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Be There: Absence is a Dead End


Turns out, comedian and director Woody Allen was pretty much right when he said 80 percent of success is showing up. In school, as in life, absence is a dead end.

Kent ISD and its member superintendents in 2016 adopted a common definition of truancy as 10 unexcused absences, and chronic absenteeism as missing more than 10 percent of scheduled school time. For an entire school year, that would be 18 days or more absent, whether excused or unexcused. This has been in effect since the beginning of the 2016-17 school year.

While truancy is well known and understood, chronic absenteeism is less familiar, as most absences are excused by parents and, until recently, were rarely challenged by educators. That began to change approximately a decade ago through the work of education researcher Hedy Chang, who is now the executive director of Attendance Works, a national nonprofit seeking to help schools and communities combat chronic absenteeism.

Chang’s research led to the publication in 2008 of “Present, Engaged and Accounted For: The Critical Importance of Addressing Chronic Absence in the Early Grades.” This report found chronically absent students — those who miss 10 percent or more of school — do worse academically. It also revealed that one in 10 kindergarten and first-grade students nationwide miss nearly a month of school each year. In some cities, the rate is as high as one in four elementary students.

Across Kent ISD, approximately 13 percent of students are chronically absent. Like the national studies, the prevalence of chronic absenteeism varies widely from school building to building and district to district but, in virtually every instance, it is greater in buildings and communities serving the economically disadvantaged.

The effects of chronic absenteeism are profound. Kent ISD researcher Sunil Joy found these students are much less likely to become proficient in math or reading. Just one in four are likely to be proficient in math at eighth grade. Worse, low-income students who are chronically absent have just a 10 percent chance of being proficient. Even more startling is the effect on African-American students, with just 3 percent likely to be proficient if they are chronically absent.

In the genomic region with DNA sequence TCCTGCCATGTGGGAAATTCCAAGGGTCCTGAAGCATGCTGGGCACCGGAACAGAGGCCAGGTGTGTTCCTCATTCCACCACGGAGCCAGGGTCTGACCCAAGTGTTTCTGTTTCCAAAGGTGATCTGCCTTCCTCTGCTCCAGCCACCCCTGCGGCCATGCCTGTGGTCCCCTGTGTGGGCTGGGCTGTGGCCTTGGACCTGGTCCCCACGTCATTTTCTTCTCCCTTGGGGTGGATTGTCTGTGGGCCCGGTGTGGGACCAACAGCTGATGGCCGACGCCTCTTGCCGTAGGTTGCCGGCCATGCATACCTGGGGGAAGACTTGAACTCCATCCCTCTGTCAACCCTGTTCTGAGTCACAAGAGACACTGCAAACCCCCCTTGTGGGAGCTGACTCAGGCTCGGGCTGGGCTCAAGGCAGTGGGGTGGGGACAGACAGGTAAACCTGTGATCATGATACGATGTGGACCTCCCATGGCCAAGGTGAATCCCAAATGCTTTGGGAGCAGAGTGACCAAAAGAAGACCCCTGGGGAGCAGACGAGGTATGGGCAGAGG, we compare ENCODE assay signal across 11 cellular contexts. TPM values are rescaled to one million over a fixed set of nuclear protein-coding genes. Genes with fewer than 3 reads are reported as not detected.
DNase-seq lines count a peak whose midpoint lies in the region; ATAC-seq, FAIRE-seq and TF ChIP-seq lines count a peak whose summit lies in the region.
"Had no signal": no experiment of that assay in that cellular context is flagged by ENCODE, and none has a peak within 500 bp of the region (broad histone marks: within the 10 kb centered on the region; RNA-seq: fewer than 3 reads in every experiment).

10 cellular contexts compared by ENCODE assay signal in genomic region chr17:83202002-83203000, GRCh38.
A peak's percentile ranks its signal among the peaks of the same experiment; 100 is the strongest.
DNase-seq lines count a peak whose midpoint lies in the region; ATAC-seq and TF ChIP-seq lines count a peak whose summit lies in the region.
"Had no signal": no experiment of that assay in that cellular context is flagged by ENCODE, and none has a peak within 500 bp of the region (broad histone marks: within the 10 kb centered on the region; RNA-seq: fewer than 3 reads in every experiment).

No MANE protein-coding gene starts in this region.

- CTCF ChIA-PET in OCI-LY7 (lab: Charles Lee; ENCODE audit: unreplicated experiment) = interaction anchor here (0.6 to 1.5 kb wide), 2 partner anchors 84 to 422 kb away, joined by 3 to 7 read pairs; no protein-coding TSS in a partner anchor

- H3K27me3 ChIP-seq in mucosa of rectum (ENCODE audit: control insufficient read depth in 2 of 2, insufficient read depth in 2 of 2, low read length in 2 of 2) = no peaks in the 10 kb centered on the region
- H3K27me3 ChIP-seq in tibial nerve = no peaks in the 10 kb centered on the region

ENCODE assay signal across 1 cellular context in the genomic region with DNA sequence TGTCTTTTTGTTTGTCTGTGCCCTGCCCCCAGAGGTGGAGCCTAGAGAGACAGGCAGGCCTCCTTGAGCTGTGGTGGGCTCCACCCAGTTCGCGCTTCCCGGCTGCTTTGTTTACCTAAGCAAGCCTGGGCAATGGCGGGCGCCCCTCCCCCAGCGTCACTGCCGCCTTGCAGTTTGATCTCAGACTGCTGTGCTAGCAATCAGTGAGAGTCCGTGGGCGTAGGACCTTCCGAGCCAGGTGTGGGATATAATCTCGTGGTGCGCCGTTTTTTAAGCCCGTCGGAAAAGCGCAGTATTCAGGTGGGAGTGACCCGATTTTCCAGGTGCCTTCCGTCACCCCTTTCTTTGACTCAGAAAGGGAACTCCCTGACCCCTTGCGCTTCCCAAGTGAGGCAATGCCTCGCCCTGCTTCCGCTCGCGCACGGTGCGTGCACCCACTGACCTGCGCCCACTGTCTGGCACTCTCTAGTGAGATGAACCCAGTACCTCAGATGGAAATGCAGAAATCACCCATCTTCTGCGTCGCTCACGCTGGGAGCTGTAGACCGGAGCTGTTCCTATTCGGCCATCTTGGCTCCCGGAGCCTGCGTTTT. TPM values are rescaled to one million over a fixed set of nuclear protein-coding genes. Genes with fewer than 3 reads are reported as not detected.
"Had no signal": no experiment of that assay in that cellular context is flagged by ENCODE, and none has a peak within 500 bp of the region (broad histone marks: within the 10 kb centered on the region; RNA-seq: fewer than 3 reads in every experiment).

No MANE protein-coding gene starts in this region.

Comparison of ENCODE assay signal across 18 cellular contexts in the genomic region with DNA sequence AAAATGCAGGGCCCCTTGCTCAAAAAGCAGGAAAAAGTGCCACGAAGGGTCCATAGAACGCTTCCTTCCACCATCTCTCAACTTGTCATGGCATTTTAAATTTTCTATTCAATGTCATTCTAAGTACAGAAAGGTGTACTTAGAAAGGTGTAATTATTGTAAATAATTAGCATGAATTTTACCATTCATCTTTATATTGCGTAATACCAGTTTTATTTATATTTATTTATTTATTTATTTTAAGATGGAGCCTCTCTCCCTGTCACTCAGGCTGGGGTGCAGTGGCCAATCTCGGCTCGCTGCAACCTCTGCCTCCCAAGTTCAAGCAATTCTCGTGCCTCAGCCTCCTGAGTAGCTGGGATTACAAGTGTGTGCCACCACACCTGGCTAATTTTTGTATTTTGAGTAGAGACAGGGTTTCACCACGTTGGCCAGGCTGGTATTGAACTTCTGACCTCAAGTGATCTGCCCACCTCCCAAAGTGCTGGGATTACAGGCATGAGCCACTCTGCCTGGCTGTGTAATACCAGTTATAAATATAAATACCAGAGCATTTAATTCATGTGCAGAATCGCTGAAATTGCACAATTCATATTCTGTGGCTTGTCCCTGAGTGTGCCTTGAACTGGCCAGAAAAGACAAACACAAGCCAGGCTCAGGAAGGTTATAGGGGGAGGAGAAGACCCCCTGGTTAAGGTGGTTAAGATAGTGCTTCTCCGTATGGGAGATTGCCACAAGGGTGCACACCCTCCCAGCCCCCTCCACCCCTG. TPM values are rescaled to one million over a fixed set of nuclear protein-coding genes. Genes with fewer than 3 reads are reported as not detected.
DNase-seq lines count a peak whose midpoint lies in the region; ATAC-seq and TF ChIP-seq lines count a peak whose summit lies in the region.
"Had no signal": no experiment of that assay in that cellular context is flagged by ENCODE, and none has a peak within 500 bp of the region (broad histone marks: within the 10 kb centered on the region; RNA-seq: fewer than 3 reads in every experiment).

Although proficiency levels are somewhat higher for early literacy among chronically absent children, the numbers are just as stark — and the consequences may be more damaging. Just 40 percent of children with this level of absenteeism in their kindergarten through second-grade experience can be expected to show proficiency on third-grade reading tests. Those numbers fall to just 20 percent for low-income students and 10 percent for African Americans. The probable proficiency rate for Hispanic students is slightly above the African-American rate but below the overall low-income proficiency levels for chronically absent students.

Our districts are working hard to get at this problem. The nearly 50 school buildings within the Kent School Services Network have a laser focus on addressing the barriers to attendance for students. The social workers and clinicians of KSSN work to identify and attack domestic issues ranging from mental health to inadequate clothing. This work has been underway for a decade and is cited as a national example by the Attendance Works organization as a success story. So, too, is the “Strive for Less than 5” attendance campaign created by the Grand Rapids Public Schools, which is now being studied for implementation across all 20 districts in Kent ISD.

The value of the Strive For Less Than 5 campaign is its uniform message to all children, families and community partners. Attendance is important, and parents and their children should strive for fewer than five absences a year.

So, with a nod to Woody, let’s all make an effort to Be There. Be in attendance. Showing up is a big part of life, and success. But let’s make it 90 percent instead of 80.

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Ron Koehler
Ron Koehler
Ron Koehler is the Kent ISD Assistant Superintendent and offers his commentary on issues in education. Read Ron's full bio

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